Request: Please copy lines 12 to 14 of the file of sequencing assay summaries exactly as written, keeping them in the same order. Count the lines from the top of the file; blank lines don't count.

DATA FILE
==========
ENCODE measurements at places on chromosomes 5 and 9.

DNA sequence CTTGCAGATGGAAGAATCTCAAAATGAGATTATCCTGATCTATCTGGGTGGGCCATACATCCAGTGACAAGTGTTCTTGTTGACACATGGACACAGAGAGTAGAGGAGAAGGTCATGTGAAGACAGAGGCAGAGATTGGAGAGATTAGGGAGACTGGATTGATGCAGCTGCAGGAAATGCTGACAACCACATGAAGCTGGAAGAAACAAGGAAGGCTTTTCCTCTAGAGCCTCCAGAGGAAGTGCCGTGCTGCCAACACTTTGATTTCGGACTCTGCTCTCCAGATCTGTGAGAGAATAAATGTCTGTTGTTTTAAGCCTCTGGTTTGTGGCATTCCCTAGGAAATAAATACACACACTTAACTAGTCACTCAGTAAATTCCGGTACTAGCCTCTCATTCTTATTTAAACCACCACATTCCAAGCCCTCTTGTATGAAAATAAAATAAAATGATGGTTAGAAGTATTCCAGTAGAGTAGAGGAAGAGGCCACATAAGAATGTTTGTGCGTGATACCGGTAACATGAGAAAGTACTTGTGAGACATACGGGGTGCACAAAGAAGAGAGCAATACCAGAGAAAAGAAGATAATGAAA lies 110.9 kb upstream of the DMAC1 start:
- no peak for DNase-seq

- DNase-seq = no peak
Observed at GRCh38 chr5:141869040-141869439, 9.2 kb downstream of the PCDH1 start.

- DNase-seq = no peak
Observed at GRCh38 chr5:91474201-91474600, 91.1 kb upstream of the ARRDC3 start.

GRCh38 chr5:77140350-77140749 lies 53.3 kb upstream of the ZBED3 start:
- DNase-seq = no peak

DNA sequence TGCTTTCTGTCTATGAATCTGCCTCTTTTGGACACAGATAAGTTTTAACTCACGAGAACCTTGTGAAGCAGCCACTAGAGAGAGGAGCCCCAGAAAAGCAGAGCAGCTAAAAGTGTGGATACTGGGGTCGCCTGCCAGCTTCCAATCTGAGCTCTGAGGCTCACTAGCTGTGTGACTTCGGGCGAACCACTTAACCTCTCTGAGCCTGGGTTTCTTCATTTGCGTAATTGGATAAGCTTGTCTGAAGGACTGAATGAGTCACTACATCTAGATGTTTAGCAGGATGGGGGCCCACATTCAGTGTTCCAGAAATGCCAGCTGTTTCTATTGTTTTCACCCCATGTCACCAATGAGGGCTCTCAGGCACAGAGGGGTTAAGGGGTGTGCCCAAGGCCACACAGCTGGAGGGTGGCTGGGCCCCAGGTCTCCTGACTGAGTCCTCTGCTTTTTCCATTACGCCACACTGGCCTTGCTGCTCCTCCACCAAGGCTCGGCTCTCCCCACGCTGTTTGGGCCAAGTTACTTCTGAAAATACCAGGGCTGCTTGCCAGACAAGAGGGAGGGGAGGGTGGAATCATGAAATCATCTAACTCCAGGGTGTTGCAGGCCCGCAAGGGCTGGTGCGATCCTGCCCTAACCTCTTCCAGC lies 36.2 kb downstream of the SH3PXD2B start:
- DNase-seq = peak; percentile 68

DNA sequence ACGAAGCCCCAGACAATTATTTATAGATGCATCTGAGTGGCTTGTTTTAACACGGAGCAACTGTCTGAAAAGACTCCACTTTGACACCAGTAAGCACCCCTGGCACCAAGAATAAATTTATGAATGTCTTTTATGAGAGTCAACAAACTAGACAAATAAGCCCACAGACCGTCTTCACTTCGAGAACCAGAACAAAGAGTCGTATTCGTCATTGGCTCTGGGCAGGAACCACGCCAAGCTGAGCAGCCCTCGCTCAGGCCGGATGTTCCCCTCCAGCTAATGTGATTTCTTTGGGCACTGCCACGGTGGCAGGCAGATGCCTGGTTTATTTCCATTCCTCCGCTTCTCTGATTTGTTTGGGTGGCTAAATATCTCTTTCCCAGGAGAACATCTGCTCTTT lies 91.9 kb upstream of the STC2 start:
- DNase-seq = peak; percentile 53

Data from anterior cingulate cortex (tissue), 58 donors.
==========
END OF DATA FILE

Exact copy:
DNA sequence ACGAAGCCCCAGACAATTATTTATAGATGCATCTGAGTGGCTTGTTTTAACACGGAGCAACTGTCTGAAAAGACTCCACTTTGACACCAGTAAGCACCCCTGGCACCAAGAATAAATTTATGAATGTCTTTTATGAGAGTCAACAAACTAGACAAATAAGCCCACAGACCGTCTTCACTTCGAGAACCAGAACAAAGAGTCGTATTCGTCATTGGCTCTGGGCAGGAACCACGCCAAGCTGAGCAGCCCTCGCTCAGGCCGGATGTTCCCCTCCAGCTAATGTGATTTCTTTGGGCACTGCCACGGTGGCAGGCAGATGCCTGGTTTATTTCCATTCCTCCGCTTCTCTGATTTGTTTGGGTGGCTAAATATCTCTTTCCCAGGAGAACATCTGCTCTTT lies 91.9 kb upstream of the STC2 start:
- DNase-seq = peak; percentile 53

Data from anterior cingulate cortex (tissue), 58 donors.